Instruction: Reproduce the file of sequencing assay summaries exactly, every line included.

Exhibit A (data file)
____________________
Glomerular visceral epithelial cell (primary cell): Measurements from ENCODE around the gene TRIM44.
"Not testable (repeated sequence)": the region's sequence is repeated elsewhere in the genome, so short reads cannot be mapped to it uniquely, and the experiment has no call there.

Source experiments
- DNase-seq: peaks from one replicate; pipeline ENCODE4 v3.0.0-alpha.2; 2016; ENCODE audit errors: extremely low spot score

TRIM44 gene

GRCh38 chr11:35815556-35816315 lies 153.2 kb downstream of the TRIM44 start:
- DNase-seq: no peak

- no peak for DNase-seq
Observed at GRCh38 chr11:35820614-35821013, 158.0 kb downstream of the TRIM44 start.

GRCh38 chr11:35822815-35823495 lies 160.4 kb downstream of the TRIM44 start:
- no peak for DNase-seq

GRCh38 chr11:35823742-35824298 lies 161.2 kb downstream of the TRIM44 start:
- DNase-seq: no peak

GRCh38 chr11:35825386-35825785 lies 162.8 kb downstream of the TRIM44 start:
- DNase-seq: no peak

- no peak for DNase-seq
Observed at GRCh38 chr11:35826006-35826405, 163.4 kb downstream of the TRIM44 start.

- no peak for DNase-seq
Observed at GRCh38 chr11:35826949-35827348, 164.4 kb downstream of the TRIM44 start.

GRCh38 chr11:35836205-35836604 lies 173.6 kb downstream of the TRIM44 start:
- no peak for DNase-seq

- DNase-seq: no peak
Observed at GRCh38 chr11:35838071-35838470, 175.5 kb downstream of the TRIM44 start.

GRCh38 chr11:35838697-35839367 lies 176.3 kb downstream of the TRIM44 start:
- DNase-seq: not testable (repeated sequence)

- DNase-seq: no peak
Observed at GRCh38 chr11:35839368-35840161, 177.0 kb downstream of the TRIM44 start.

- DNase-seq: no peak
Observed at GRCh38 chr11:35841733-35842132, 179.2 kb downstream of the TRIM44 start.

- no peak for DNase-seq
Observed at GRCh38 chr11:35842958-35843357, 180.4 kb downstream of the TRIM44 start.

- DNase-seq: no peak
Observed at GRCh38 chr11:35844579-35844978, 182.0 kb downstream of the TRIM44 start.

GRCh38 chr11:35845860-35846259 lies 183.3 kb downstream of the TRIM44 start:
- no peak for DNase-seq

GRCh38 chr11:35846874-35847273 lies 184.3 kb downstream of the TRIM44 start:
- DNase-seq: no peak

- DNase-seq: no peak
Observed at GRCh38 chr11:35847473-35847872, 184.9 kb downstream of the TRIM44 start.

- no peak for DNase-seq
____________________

Glomerular visceral epithelial cell (primary cell): Measurements from ENCODE around the gene TRIM44.
"Not testable (repeated sequence)": the region's sequence is repeated elsewhere in the genome, so short reads cannot be mapped to it uniquely, and the experiment has no call there.

Source experiments
- DNase-seq: peaks from one replicate; pipeline ENCODE4 v3.0.0-alpha.2; 2016; ENCODE audit errors: extremely low spot score

TRIM44 gene

GRCh38 chr11:35815556-35816315 lies 153.2 kb downstream of the TRIM44 start:
- DNase-seq: no peak

- no peak for DNase-seq
Observed at GRCh38 chr11:35820614-35821013, 158.0 kb downstream of the TRIM44 start.

GRCh38 chr11:35822815-35823495 lies 160.4 kb downstream of the TRIM44 start:
- no peak for DNase-seq

GRCh38 chr11:35823742-35824298 lies 161.2 kb downstream of the TRIM44 start:
- DNase-seq: no peak

GRCh38 chr11:35825386-35825785 lies 162.8 kb downstream of the TRIM44 start:
- DNase-seq: no peak

- no peak for DNase-seq
Observed at GRCh38 chr11:35826006-35826405, 163.4 kb downstream of the TRIM44 start.

- no peak for DNase-seq
Observed at GRCh38 chr11:35826949-35827348, 164.4 kb downstream of the TRIM44 start.

GRCh38 chr11:35836205-35836604 lies 173.6 kb downstream of the TRIM44 start:
- no peak for DNase-seq

- DNase-seq: no peak
Observed at GRCh38 chr11:35838071-35838470, 175.5 kb downstream of the TRIM44 start.

GRCh38 chr11:35838697-35839367 lies 176.3 kb downstream of the TRIM44 start:
- DNase-seq: not testable (repeated sequence)

- DNase-seq: no peak
Observed at GRCh38 chr11:35839368-35840161, 177.0 kb downstream of the TRIM44 start.

- DNase-seq: no peak
Observed at GRCh38 chr11:35841733-35842132, 179.2 kb downstream of the TRIM44 start.

- no peak for DNase-seq
Observed at GRCh38 chr11:35842958-35843357, 180.4 kb downstream of the TRIM44 start.

- DNase-seq: no peak
Observed at GRCh38 chr11:35844579-35844978, 182.0 kb downstream of the TRIM44 start.

GRCh38 chr11:35845860-35846259 lies 183.3 kb downstream of the TRIM44 start:
- no peak for DNase-seq

GRCh38 chr11:35846874-35847273 lies 184.3 kb downstream of the TRIM44 start:
- DNase-seq: no peak

- DNase-seq: no peak
Observed at GRCh38 chr11:35847473-35847872, 184.9 kb downstream of the TRIM44 start.

- no peak for DNase-seq